Tech execs sometimes say dumb things -- just like everybody else

Tinder CEO Sean Rad’s bizarre interview on the eve of his parent company’s public offering this week almost upstaged the actual IPO.

Rad’s remarks, which included his now-famous confusion over the word “sodomy” and boasts of his apparently irresistible sexual charisma, were quickly followed by an SEC filing from noting that he was not authorised to speak for the company.

More worryingly, Rad also made some disconcerting comments in the interview about investigating the author of a negative article on Tinder that appeared in Vanity Fair.

Rad is hardly the first tech executive to make headlines for strange or controversial remarks. In fact, Apple music executive Jimmy Iovine was on the hot seat this week too, apologizing for comments he made about women needing help finding music.

Tech execs are the new rock stars. But they are clearly not immune from saying stupid things.

Here are some of the top regrettable moments among the tech industry’s leading lights:

  • Microsoft CEO Satya Nadella posted a letter on the company website in 2014 to apologise for saying that women uncomfortable asking for a raise should simply “have faith that the system will give you the right raise…it’s good karma.” In his mea culpa Nadella said his comments were “completely wrong.”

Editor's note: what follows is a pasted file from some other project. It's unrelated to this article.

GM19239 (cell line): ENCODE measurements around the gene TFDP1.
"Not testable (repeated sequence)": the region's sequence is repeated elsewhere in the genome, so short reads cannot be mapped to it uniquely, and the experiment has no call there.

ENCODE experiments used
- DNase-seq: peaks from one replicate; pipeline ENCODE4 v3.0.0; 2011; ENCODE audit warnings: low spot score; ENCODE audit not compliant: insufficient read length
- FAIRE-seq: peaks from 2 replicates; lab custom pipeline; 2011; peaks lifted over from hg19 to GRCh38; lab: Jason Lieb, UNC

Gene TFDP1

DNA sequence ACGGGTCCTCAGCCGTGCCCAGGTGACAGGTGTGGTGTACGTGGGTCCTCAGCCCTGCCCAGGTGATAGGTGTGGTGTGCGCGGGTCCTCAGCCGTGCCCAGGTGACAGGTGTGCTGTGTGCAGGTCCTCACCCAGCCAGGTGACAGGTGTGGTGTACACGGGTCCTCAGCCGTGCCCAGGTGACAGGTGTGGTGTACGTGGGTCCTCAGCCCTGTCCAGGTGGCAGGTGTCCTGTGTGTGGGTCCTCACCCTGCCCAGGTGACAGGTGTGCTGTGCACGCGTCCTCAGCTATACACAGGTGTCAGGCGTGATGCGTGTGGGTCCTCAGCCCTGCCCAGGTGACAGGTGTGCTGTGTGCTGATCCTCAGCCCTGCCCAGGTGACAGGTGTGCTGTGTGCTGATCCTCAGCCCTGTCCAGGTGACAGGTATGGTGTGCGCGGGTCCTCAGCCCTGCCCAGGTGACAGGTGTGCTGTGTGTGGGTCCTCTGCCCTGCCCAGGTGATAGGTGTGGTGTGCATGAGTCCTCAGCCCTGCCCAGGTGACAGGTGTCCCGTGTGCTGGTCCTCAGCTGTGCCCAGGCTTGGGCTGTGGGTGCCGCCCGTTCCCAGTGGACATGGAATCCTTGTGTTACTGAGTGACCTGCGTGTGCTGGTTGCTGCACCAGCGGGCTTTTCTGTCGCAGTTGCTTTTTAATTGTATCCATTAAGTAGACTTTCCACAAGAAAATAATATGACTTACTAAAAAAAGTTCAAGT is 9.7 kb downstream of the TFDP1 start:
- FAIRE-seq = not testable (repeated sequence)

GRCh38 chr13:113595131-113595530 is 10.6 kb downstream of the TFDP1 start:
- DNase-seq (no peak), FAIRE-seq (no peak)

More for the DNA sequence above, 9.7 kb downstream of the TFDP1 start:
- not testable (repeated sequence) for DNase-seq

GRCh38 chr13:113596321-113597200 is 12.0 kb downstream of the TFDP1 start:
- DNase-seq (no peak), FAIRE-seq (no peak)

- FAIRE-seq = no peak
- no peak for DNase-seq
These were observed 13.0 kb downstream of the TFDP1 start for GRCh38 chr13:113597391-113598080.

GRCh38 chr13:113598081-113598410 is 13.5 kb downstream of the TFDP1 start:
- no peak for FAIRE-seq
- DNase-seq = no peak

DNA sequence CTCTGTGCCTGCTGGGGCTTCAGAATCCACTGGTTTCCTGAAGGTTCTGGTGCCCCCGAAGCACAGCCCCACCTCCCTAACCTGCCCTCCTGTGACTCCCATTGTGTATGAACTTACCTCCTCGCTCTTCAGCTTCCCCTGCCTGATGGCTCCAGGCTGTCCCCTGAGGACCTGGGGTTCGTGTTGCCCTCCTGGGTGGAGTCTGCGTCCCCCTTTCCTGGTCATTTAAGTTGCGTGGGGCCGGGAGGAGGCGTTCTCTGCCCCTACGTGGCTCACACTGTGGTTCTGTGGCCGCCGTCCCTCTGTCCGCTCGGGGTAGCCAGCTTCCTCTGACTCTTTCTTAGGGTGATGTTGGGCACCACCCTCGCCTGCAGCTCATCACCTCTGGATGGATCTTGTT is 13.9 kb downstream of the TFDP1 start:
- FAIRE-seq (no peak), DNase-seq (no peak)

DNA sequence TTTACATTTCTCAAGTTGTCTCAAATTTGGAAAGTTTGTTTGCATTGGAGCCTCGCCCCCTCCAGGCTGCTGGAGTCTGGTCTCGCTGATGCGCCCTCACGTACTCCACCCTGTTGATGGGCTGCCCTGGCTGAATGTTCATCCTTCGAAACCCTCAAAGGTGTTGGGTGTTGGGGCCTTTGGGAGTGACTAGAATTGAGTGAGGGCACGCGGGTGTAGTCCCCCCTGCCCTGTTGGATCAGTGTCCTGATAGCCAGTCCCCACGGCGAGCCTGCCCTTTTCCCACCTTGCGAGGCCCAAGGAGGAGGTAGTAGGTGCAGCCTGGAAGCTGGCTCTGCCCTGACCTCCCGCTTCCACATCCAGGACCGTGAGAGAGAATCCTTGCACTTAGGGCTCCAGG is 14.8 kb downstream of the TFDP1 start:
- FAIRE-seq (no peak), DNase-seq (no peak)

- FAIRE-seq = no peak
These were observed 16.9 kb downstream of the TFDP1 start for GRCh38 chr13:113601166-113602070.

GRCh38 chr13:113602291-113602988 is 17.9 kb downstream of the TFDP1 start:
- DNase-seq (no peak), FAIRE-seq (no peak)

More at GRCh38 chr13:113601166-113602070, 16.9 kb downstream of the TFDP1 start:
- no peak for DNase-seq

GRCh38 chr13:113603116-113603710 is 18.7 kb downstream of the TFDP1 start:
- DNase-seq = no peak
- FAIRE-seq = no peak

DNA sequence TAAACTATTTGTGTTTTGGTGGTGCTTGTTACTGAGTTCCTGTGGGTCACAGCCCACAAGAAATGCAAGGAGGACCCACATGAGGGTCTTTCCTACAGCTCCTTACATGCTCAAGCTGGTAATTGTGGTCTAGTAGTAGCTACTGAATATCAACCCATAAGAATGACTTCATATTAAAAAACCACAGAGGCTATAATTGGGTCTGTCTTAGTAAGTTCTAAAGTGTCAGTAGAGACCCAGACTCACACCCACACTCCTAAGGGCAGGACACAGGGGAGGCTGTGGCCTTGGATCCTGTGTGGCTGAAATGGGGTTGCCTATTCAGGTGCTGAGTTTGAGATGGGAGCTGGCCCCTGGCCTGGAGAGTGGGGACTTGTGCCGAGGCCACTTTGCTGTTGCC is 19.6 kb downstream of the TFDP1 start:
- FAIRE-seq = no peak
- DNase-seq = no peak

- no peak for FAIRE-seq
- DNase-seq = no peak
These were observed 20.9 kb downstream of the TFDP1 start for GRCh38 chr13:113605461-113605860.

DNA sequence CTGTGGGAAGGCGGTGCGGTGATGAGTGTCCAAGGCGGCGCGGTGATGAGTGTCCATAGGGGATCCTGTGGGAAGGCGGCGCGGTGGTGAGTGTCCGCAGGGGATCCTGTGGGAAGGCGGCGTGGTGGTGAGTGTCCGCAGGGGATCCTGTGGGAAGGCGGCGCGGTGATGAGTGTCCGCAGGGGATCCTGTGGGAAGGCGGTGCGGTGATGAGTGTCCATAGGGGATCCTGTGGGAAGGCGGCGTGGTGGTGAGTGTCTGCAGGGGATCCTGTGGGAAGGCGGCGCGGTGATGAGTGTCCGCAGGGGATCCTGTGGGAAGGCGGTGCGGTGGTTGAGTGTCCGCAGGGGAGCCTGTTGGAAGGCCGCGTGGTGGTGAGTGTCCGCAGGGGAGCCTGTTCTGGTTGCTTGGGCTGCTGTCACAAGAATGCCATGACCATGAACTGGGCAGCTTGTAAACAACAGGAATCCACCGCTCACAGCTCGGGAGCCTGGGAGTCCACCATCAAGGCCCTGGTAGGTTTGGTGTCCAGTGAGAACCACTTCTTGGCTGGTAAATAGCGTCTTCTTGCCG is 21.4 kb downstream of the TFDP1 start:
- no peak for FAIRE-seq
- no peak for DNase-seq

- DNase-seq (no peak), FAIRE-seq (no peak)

• Google Executive Chairman Eric Schmidt raised eyebrows in 2009 when he appeared to dismiss public concerns about privacy by suggesting that only people doing something wrong should be worried about their privacy. “If you have something that you don’t want anyone to know, maybe you shouldn’t be doing it in the first place.”
  • Tom Perkins, a founding partner of venture capital firm Kleiner, Perkins, Caufield & Byers (he is no longer involved with the firm) and a former HP board member, wrote an op-ed in the Wall Street Journal in 2014 comparing criticism of the rich to the Nazi persecution of the Jews in the 1930s. He later said he made a terrible choice of words, though he stood by his message condemning hatred against a “minority,” in this case, the wealthy.
  • Uber executive Emil Michael got in hot water in 2014 for comments made during a private dinner in which a Buzzfeed journalist was in attendance. Michael detailed a plan to counter unfriendly press coverage by conducting “opposition research” into certain reporters. Michael later said the comments did not reflect his or the company’s actual views and were made out of frustration at what he perceived to be sensationalistic media coverage. Uber noted that the comments were made during a private dinner that was supposed to be an off the record affair.

All in all, it’s good reminder that the captains of tech, for all their success, are not always worth emulating.

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